Disney buys rights from Warner Bros.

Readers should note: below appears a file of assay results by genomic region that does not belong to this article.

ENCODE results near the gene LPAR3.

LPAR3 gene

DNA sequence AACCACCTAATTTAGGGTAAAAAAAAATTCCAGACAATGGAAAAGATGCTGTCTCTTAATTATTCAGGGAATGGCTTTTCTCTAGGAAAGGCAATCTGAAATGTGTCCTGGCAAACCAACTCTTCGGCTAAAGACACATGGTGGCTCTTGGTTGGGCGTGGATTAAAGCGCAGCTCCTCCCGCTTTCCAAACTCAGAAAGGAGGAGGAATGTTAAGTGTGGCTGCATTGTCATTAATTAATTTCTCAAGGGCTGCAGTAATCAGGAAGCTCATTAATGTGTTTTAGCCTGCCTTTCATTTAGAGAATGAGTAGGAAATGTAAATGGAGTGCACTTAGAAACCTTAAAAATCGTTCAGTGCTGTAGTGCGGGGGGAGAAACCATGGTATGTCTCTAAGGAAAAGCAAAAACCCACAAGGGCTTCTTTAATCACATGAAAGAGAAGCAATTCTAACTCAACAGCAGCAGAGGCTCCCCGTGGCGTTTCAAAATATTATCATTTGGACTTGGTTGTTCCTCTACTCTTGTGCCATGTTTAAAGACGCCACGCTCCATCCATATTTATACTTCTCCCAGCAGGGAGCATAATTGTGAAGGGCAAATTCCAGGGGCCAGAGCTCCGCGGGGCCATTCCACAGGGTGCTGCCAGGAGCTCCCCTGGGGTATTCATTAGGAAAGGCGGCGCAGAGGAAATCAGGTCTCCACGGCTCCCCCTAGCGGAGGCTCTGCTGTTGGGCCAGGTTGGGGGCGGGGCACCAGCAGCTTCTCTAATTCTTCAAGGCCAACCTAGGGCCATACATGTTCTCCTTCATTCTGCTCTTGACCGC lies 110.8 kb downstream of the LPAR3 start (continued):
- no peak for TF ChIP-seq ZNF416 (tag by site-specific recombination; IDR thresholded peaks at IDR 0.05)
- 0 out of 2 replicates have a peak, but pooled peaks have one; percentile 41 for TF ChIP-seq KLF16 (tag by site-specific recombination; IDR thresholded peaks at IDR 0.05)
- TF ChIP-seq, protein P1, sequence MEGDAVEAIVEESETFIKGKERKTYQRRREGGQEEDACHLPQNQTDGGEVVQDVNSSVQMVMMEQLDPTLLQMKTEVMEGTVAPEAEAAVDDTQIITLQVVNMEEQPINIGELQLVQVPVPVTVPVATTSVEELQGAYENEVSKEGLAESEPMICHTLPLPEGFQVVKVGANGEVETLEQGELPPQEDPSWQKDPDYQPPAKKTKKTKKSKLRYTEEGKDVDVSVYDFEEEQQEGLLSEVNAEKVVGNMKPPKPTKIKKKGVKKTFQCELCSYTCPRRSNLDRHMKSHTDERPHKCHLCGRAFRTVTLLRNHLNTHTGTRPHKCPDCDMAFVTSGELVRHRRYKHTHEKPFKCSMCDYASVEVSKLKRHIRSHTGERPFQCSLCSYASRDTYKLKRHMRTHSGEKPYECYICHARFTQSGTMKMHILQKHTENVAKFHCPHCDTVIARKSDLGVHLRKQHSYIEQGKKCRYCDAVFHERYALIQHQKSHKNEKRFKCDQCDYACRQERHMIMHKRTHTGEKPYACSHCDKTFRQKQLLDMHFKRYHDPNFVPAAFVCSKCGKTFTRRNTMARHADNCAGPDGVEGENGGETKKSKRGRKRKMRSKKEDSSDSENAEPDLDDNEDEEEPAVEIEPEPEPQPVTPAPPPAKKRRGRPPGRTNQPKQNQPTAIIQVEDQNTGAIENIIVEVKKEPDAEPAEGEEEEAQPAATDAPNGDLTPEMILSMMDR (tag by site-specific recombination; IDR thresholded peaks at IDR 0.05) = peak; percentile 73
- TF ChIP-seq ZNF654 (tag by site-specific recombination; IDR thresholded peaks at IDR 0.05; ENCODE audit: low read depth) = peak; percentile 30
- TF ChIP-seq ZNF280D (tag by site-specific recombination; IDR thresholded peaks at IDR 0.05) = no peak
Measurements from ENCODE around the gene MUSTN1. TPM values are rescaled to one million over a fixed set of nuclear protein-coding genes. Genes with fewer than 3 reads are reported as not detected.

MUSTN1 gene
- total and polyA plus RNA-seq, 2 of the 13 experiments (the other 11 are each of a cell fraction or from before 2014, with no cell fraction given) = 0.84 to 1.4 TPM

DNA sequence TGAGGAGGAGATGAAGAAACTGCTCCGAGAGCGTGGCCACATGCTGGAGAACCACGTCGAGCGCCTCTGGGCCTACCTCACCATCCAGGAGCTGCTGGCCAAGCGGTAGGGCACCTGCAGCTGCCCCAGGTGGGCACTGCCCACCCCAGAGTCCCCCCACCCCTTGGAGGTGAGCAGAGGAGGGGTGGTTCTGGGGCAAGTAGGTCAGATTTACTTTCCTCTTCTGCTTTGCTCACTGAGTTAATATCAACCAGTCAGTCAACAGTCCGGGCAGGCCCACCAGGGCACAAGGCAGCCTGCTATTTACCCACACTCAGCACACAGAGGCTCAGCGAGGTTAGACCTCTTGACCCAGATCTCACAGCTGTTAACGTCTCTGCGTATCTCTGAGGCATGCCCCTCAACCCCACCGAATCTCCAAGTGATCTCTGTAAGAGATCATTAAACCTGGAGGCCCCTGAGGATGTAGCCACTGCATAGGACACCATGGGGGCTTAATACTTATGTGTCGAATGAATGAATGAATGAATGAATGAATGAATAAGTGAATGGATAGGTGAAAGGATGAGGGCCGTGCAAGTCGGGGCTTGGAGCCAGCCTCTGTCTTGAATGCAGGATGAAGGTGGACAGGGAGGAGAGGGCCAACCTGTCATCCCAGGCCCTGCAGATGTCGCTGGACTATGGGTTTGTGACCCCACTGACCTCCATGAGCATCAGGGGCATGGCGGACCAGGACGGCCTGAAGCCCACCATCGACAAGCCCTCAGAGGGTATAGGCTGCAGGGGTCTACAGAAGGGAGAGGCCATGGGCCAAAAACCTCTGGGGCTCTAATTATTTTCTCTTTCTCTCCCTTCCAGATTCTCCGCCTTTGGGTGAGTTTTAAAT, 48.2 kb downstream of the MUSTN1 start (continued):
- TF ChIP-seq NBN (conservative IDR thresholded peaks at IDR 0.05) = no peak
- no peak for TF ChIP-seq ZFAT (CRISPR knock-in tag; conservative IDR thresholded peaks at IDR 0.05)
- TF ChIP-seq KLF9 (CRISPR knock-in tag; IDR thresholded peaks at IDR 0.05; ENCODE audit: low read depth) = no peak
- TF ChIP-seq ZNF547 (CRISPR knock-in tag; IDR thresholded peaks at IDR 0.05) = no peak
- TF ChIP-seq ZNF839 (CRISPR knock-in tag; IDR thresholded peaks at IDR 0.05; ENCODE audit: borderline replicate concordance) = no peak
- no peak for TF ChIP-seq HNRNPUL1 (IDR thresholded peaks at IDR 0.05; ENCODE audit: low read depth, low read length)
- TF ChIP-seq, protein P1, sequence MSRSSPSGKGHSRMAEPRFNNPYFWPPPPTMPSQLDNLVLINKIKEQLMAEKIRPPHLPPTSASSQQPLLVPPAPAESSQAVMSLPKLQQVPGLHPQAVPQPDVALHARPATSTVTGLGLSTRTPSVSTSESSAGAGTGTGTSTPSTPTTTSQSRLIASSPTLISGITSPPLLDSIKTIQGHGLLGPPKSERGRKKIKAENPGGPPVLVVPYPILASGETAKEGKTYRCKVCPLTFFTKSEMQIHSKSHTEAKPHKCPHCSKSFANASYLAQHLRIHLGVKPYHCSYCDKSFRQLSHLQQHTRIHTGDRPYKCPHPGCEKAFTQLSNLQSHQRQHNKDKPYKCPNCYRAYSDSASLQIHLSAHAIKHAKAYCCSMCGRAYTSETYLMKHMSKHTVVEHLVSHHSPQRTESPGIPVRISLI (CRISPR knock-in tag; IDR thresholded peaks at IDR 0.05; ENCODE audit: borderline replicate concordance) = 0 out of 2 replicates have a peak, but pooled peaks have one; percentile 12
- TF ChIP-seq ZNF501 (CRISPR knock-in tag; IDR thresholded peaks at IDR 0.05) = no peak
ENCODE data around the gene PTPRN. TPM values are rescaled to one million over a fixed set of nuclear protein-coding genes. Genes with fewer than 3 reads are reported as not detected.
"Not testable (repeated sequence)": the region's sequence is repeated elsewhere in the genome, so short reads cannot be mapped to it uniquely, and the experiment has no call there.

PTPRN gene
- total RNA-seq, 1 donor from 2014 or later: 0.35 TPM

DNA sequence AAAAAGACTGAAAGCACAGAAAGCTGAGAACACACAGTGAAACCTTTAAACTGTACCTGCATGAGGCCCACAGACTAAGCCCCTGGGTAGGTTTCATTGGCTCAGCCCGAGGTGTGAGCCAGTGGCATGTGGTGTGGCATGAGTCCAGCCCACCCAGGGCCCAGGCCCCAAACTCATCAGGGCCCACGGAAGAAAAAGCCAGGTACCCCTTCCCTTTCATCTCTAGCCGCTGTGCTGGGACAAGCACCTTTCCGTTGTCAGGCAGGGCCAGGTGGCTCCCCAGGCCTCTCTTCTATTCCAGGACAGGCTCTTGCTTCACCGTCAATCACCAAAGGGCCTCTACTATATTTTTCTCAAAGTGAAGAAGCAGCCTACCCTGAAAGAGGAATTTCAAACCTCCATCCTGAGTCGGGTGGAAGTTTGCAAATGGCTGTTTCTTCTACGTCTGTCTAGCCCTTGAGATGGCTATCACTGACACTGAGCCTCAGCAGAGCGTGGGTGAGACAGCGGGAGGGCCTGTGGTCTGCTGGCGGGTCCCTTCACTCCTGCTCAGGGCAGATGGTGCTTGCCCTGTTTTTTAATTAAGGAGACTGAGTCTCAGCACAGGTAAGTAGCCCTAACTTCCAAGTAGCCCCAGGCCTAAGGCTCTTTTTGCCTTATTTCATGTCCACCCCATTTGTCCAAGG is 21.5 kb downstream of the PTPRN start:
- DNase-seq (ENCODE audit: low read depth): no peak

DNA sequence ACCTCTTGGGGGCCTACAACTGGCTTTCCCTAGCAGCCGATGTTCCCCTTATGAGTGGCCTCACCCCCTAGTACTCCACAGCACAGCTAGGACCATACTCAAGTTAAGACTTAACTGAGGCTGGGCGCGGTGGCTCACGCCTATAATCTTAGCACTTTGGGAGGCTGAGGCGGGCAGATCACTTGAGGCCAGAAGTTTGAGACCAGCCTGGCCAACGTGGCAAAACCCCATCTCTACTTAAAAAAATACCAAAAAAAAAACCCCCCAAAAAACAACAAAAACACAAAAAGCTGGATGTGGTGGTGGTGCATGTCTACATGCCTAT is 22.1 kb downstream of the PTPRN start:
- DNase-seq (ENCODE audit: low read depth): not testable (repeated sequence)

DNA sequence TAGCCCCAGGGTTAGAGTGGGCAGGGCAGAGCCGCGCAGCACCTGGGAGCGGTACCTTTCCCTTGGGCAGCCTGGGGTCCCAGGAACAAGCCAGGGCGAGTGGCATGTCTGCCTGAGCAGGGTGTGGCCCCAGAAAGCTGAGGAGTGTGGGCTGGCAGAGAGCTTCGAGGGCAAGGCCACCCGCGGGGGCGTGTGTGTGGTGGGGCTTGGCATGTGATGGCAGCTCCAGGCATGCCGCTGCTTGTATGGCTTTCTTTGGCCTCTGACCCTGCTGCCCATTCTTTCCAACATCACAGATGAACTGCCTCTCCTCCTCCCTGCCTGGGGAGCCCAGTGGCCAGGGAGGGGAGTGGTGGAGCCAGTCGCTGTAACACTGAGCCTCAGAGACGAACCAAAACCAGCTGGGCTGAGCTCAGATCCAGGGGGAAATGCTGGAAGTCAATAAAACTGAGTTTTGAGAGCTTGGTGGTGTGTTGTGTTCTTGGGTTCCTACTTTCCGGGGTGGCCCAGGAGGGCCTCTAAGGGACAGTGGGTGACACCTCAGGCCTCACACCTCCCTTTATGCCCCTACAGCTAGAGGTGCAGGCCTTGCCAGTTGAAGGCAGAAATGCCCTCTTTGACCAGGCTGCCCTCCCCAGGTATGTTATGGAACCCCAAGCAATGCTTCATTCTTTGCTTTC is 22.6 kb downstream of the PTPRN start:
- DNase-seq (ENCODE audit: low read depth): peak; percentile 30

Disney’s SoapNet has engineered the highest-visibility programming deal in its seven-year history, ponying up more than $30 million for exclusive cable-TV rights to reruns of Warner Bros. dramas “The OC” and “One Tree Hill.”The per-episode price of each show, about $175,000, is the most that the web has ever paid for a series. “SoapNet is the logical place for these two shows because they’re both serialized dramas,” said Bill Carroll, VP and director of programming for Katz TV. Carroll said serials like “OC” and “Tree” tend to do poorly in reruns, making them a tough sell to bigger mass-audience cable networks like TNT, USA and FX. SoapNet will begin playing “OC” every weekday evening at 6, preceded by “Tree” at 5, beginning April 9. “Beverly Hills 90210,” the previous occupant of the 5 and 6 p.m. slots, will shift to 3 and 4 p.m. “OC” is winding up its fourth, and last, season on Fox, where it racked up a total of 92 hourlong episodes. “Tree” is also in its fourth season, having begun life on the WB and moved to successor the CW, which has made no decision on whether to renew it for a fifth. SoapNet general manager Deborah Blackwell said that the net will pick up a fifth season of “Tree” automatically as part of its deal with Warner Bros. Domestic Cable; the show has accumulated 88 hours over four years. SoapNet has shot up by 10 million households in the last year, swelling its total to 56.8 million and making it the third fastest-growing network in basic cable behind Oxygen and TV One. Blackwell said this revved-up growth “has allowed us to buy more contemporary shows” such as “OC” and “Tree.” Down the road, when hit shows like “Ugly Betty” flow into the cable marketplace, Blackwell said SoapNet will have a competitive advantagebecause “other cable networks are scared of serialized shows.” By contrast, SoapNet’s whole stock in trade is serialized reruns in primetime of each day’s network soaps. Warner Bros. has the right to sell “OC” and “Tree” to TV stations in weekend syndication simultaneous with their SoapNet run, with theexception of the 4 to 8 p.m. time periods on Saturday and Sunday, when SoapNet may schedule further reruns of “OC” and “Tree.” Engineering the deal for the distributor was Eric Frankel, president of Warner Bros. Domestic Cable Distribution.
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